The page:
Illustration of Odysseus tied to a ship's mast

The Odyssey

by Homer

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How does Odysseus help his men overcome fear when approaching Scylla and Charybdis?

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Odysseus helps his men to overcome their fear of Charybdis, the whirlpool, by telling them that they were in more danger when the Cyclops had them imprisoned in his cave. He does not mention the existence of Scylla, the monster, so the men do not know there is anything to fear from her until it is too late. Odysseus pursues this course because he considers the whirlpool a greater danger and wants his men to concentrate on avoiding it.

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In Book Twelve, Odysseus departs from Aeaea after having conferred with Circe concerning the next stage of his journey. This is an important detail to be aware of: Odysseus did have forewarning about the challenges he would encounter moving forwards, and was working off of Circe's advice.

After escaping the sirens, Odysseus has to choose between sailing too close to Scylla, a six-headed monster that strikes from a cave, and Charybdis, a giant whirlpool. Circe advises him to sail close to Scylla and not offer any resistance, stating that it would be better to lose six crew members than his entire ship. Odysseus follows this counsel.

As they approach this stage of the journey, his crewmen are described as terrified. Thus, Odysseus tries to rouse their spirits, reminding them of the dangers they faced with the Cyclops; Odysseus had come through for them before, getting them past (what he presents to have been) greater dangers than what they are facing now.

At the same time, I think that Odysseus's actions in this moment are just as important as his words. We see him adorning his armor, with his spears in his hand, intending to spy a glimpse of Scylla. One can imagine the kind of disheartening effect that would have ensued if Odysseus had hidden himself away during this time of danger. Instead, Odysseus takes on great personal risk and, in the process, provides a heroic example for his men to follow.

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In Book XII of the Odyssey, Circe gives Odysseus detailed advice about the perils he is soon to face. These include the monster, Scylla, and the whirlpool, Charybdis. She advises Odysseus to steer his ship closer to Scylla, since she can only seize six men at a time. If he goes too close to Charybdis, he will lose the ship and everyone on it.

Odysseus, perhaps reasonably, does not place much trust in the courage or intelligence of his men. He tells them only what he thinks they need to know, and only tells them immediately before they need to know it. He waits until they are close enough to see the smoke Scylla emits and hear the roaring of Charybdis. At that point he commands them to sail close to the cliff and avoid the whirlpool. He tells them that they were in more danger than this when Polyphemus, the Cyclops, had them penned up in his cave.

Odysseus tactfully omits to mention the danger of Scylla, who like clockwork seizes six of his crew. This omission is as important as anything he actually says, since he wants the crew to concentrate on avoiding Charybdis—if not avoided, she would sink the entire ship. In the case of the monster, he helps the men to overcome their fear by the simple expedient of not telling them there is anything of which to be afraid.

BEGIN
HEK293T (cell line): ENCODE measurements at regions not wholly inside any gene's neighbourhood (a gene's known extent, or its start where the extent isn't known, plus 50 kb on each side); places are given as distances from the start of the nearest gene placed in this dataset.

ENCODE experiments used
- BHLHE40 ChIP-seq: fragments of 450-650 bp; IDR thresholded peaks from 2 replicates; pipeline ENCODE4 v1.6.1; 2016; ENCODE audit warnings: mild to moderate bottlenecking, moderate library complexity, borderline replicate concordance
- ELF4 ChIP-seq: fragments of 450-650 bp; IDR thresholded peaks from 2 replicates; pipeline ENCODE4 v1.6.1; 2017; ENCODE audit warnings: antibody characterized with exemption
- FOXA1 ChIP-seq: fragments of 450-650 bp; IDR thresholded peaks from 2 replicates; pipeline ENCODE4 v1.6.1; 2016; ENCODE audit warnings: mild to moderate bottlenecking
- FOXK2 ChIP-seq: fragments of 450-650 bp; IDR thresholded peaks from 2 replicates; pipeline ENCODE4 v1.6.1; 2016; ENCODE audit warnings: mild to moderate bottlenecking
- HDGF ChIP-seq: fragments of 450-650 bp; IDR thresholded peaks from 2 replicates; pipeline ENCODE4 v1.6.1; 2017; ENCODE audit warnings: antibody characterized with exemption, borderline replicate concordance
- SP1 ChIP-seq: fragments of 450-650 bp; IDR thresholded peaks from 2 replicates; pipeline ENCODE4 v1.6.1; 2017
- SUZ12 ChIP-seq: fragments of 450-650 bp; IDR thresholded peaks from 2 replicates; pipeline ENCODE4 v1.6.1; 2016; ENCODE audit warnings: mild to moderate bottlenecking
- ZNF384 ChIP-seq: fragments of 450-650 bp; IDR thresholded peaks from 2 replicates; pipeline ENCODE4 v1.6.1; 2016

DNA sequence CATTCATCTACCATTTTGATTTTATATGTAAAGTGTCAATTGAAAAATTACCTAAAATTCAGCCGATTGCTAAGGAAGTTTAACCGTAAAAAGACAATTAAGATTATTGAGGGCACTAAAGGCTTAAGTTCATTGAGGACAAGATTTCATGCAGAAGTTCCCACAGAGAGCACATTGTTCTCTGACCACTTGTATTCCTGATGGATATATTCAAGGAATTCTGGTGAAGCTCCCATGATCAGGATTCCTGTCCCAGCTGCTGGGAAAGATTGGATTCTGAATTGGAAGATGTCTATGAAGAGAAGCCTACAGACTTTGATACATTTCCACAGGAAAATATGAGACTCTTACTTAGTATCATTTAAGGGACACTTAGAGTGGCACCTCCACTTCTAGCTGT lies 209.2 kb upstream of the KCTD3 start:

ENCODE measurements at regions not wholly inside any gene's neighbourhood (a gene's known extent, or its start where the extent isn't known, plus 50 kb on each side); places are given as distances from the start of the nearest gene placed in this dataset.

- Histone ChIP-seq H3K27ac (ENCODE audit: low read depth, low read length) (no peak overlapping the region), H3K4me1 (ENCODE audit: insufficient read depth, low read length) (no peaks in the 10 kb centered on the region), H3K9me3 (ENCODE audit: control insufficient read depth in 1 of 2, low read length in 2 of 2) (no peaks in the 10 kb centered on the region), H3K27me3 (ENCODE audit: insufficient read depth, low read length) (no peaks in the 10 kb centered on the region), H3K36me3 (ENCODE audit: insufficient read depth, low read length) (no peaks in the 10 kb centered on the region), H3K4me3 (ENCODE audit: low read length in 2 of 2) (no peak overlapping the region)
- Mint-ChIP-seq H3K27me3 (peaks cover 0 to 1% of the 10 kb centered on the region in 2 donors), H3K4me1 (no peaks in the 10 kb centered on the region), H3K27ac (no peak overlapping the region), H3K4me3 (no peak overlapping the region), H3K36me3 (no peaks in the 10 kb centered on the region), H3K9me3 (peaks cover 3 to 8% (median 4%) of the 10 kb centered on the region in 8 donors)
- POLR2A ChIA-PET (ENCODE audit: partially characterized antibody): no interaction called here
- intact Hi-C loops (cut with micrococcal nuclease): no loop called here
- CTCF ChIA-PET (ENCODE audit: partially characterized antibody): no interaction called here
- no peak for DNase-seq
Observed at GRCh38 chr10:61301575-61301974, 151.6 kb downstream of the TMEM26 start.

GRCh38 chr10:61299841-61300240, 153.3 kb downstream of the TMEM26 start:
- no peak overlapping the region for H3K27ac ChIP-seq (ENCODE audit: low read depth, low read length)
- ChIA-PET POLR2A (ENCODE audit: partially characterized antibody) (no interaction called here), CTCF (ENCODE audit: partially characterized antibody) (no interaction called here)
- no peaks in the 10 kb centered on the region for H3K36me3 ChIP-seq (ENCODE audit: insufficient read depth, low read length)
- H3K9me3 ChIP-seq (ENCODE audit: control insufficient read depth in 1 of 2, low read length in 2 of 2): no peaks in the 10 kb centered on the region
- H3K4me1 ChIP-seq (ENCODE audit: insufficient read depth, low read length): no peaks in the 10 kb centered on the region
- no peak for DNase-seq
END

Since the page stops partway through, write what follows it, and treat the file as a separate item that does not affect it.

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Circe sent Odysseus to meet with Tiresias, a prophet from the house of death who would provide him with a glimpse into his future and the challenges that would face him and how to overcome them. He also got an opportunity to speak to the dead, such as Achilles and his mother, while there. Odysseus later went back to Circe who promised to chart a safe path for him and his crew to ensure they reach home safely. Circe, in private, prepared Odysseus for his trip through the Island of the Sirens, then between Scylla and Charybdis. Circe warned Odysseus that Scylla had six heads and each devours sailors passing through while Charybdis is a whirlpool that would swallow and wreck the entire ship. Circe advised Odysseus to follow the path closer to Scylla who would devour six of his men rather that Charybdis who would devour them all. Odysseus did not mention Scylla to his crew but instructed them to avoid Charybdis to give them hope of surviving, but he knew he would lose six of his men to Scylla. To maintain their courage he kept information about Scylla from them and reminded them of his skills that saved them from the Cyclops.

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Odysseus talks to his men about how to avoid Charybdis, but he does not tell them about Scylla. He gives them a "pep talk" and reminds them how they were able to escape from the Cyclops.

He knows that if they get too close to the whirlpool he could lose the whole ship, so he wants the men to put all their effort into staying out of Charybdis. Unfortunately, in order to stay out of the whirlpool, they will have to sail close to the monster Scylla, which means that a few of them will be eaten by Scylla. Odysseus knows if he tells his men about Scylla, they will be overcome with fear and will not be able to navigate past Charybdis, so he only tells them about the whirlpool.

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